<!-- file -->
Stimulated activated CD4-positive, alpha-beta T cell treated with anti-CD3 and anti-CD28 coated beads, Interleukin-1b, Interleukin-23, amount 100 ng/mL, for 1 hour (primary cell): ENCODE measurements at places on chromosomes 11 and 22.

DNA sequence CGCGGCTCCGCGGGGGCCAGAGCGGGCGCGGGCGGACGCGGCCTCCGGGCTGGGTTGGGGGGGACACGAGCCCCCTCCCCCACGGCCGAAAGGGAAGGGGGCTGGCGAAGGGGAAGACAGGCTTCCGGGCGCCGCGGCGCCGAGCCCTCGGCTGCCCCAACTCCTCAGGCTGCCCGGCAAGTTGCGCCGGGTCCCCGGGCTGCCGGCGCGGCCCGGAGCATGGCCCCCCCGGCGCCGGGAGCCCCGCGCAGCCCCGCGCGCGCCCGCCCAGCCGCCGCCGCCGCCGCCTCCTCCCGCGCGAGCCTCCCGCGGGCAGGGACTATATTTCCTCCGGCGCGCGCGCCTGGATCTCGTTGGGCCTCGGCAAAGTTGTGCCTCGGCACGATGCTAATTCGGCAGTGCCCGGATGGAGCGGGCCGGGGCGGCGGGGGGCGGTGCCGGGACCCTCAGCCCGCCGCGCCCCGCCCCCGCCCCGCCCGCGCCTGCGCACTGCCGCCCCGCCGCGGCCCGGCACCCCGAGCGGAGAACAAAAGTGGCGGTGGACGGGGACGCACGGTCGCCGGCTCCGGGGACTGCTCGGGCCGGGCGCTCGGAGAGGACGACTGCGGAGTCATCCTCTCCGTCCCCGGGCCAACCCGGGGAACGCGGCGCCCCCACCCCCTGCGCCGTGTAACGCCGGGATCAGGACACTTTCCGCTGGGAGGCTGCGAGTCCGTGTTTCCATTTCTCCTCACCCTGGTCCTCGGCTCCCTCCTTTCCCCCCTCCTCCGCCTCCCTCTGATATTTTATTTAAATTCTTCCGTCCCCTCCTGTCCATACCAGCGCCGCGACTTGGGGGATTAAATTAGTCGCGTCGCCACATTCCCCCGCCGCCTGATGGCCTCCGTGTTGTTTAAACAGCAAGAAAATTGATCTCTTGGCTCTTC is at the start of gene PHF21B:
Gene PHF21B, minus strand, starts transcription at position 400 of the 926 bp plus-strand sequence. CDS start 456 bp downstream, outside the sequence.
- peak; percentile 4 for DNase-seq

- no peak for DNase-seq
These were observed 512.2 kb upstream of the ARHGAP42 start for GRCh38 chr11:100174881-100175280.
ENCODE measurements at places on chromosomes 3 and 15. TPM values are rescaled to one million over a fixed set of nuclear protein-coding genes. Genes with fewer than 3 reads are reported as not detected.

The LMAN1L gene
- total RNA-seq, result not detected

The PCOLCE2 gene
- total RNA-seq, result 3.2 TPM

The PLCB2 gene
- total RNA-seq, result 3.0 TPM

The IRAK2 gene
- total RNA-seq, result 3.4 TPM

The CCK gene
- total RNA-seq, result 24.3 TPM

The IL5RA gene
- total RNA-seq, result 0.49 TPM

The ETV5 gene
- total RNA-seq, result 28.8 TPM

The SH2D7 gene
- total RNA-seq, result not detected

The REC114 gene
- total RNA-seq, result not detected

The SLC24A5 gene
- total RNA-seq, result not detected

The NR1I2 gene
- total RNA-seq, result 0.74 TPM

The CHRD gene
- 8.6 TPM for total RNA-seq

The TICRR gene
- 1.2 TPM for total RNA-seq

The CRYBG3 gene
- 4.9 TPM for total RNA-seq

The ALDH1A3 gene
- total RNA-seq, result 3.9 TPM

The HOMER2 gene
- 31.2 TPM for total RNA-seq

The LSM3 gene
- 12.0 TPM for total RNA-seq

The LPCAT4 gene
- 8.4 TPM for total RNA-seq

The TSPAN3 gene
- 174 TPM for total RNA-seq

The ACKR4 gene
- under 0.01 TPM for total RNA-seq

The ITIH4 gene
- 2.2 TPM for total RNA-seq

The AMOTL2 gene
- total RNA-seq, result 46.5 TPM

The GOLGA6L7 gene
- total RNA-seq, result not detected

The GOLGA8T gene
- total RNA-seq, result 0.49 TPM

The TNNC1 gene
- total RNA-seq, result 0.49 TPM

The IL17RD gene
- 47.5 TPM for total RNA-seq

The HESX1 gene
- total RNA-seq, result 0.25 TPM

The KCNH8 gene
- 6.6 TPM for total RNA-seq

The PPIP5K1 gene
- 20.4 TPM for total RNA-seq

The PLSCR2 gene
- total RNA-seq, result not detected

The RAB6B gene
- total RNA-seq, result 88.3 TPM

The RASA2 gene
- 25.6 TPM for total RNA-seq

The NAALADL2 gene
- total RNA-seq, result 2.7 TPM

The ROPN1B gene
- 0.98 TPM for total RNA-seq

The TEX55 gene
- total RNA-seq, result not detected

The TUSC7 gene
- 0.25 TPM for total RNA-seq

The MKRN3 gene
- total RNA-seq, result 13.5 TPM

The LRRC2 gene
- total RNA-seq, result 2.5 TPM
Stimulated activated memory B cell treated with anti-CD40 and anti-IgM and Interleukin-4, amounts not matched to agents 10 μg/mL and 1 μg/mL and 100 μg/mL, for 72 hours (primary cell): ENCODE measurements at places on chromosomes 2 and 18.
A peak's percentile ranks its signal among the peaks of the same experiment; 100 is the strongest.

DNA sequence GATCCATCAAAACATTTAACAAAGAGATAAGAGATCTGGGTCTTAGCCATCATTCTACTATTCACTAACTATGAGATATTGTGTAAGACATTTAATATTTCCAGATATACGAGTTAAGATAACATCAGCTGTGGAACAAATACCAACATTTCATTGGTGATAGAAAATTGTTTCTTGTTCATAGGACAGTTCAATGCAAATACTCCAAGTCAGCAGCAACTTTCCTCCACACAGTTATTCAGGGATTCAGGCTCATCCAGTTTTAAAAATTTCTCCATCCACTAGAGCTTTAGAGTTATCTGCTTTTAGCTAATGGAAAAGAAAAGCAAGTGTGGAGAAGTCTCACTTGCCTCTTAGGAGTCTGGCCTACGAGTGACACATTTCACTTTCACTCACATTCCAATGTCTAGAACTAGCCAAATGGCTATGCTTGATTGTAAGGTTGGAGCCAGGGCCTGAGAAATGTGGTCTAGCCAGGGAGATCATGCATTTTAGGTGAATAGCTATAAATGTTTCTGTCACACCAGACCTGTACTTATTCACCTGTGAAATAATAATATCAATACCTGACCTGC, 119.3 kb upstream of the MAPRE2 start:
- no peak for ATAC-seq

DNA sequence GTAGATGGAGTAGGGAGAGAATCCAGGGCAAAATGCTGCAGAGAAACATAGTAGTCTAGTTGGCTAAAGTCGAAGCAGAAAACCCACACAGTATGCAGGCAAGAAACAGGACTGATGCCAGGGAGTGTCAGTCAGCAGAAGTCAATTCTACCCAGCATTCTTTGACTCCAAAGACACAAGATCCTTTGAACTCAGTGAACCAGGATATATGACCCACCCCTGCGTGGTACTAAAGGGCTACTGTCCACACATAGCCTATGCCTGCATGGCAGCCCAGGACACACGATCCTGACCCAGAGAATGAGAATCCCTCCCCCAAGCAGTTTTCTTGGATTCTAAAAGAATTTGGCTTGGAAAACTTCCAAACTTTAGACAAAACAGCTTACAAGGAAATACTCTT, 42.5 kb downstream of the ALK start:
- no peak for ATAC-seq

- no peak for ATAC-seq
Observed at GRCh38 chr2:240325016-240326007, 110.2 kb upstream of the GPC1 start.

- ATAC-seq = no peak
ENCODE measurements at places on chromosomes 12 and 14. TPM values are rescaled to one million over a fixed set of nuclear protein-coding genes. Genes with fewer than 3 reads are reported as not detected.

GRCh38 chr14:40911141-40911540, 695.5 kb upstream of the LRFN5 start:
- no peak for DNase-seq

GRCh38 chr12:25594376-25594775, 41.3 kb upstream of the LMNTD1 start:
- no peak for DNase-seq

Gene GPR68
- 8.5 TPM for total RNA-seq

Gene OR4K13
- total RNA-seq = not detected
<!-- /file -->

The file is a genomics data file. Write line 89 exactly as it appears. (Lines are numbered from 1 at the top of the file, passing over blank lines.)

- no peak for ATAC-seq